26 October 2023
A famous painting in
the Wallace Collection
in London and a royal
kidnap in Stony Stratford
Charlotte and I recently enjoyed a visit to the Wallace Collection in London, reminiscing about visits to Venice as we worked our way through the interesting collection of works by Canaletto, and admired many other ‘Old Masters.’
There is also one painting in the Wallace Collection by a French-born artist of a scene that is often thought to have links with the history of Stony Stratford in Buckinghamshire.
Nos 26 and 28 High Street, Stony Stratford, are paired houses on the site of the Rose and Crown Inn in Stony Stratford. This is where the uncrowned 12-year-old ‘Boy King’, Edward V (1470-1483), is said to have been met by Henry Stafford, Duke of Buckingham, and Richard Plantagenet, Duke of Gloucester and later King Richard III, on 29 April 1483.
Edward V had succeeded to the throne on the death of his father Edward IV. The young king was taken by the two dukes from Stony Stratford to the Tower of London, where, it is said, he and his younger brother, ten-year-old Prince Richard (1472-1483), Duke of York, were murdered. Their disappearance gives rise to many stories and legends about the ‘Princes in the Tower.’
Stony Stratford is a location for Shakespeare as he tells the story of the Princes in the Tower. ‘I hear they lay at Stony Stratford,’ it is said in Richard III, Act II, Scene IV, when the uncrowned Edward V is abducted in the Rose and Crown. The future Richard III finds the location of the bothers Edward and Richard, who stand in the way of his claims to the throne.
Less than two months after the abduction, Richard III became king on 22 June 1483. Shortly afterwards, the young brothers Edward and Richard were murdered in the Tower of London. Their murder is not shown on stage but instead is related by Sir James Tyrrel, Richard III’s henchman.
‘Edward V and the Duke of York in the Tower’ is a painting by the French artist Hippolyte (Paul) Delaroche (1797-1856) in West Gallery II in the Wallace Collection in London. It was painted by Delaroche in oil on canvas in 1831. It is a replica of a much larger painting in the Louvre in Paris and exhibited at the Paris Salon of 1831.
The painting is probably inspired by Shakespeare’s Richard III, Act IV, Scene III. Fittingly, this painting, with its stage-like setting and melodramatic subject, is highly theatrical.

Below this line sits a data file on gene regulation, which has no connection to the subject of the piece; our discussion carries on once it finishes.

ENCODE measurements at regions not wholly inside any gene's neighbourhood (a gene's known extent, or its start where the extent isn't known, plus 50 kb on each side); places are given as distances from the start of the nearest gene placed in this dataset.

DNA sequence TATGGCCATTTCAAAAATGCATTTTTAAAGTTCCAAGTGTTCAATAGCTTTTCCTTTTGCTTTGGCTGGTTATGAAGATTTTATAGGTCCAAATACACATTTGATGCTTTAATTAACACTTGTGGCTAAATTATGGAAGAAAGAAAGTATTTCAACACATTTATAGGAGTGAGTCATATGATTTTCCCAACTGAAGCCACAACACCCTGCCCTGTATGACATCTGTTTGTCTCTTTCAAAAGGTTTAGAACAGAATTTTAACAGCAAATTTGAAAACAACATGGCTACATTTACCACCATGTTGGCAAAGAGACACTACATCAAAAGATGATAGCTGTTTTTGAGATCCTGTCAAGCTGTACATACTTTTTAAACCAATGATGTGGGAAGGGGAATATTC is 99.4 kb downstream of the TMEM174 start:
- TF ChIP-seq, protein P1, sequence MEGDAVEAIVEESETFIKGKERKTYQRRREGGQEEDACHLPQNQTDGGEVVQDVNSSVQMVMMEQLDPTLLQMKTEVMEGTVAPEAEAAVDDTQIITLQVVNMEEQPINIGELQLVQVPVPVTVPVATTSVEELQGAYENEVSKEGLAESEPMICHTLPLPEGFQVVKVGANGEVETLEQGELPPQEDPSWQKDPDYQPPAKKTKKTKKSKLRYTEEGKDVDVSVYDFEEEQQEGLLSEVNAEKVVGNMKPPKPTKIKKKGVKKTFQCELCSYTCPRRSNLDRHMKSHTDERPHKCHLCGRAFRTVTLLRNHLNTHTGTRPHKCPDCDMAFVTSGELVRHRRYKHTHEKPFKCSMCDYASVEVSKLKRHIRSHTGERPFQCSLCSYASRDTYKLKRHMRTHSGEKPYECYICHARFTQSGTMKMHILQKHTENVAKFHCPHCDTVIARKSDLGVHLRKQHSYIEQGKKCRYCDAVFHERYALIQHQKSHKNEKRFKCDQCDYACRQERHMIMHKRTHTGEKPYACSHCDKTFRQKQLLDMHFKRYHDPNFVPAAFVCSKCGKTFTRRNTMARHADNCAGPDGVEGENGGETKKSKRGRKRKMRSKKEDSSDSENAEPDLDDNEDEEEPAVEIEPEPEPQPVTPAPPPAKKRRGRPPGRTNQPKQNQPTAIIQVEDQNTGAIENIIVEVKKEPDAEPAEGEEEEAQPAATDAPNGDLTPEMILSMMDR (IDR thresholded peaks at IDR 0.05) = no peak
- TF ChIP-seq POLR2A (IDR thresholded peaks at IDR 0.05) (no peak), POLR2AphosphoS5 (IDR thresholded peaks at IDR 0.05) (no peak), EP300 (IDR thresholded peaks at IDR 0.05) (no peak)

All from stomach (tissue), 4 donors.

The dog and perhaps the young Duke of York sense the arrival of the approaching murderers. An ominous shadow can be seen at the bottom of the door to the bedchamber. The presence of the bed, the prie-dieu and the prayer book the brothers have been reading indicates that in his composition Delaroche is making a subversive reference to the traditional subject of the Annunciation – the illumination on the left-hand page of the missal depicts the Annunciation.
This is one of several paintings by Delaroche where he grafted some of the classic structures of the great European tradition on to his compositions. This technique was used earlier by Jacques-Louis David and Antoine-Jean Gros and also by, among others, Théodore Géricault and Richard Parkes Bonington among Delaroche’s contemporaries.
Delaroche studied with three masters, including Gros, before making his debut at the Paris Salon of 1822. He established a European reputation with meticulously painted historical scenes such as ‘The Execution of Lady Jane Grey’ (1833, National Gallery, London) and ‘The Assassination of the Duc de Guise’. His ‘Hemicycle’ for the Ecole des Beaux-Arts (1836-1841), depicting 70 artists from antiquity to the reign of Louis XIV, became the most famous monumental painting in France.
Delaroche’s later works were largely portraits, scenes from the life of Napoleon and religious subjects. From 1835 to 1843 he was master of a large studio he inherited from Gros. His pupils included Thomas Couture, Jean-Léon Gérôme and Jean-François Millet. His works are probably the most extensively reproduced of any French artist of the 19th century.
However, despite what Shakespeare says in Richard III, most historians today dismiss the link between the Princes in the Tower and the Rose and Crown in Stony Stratford.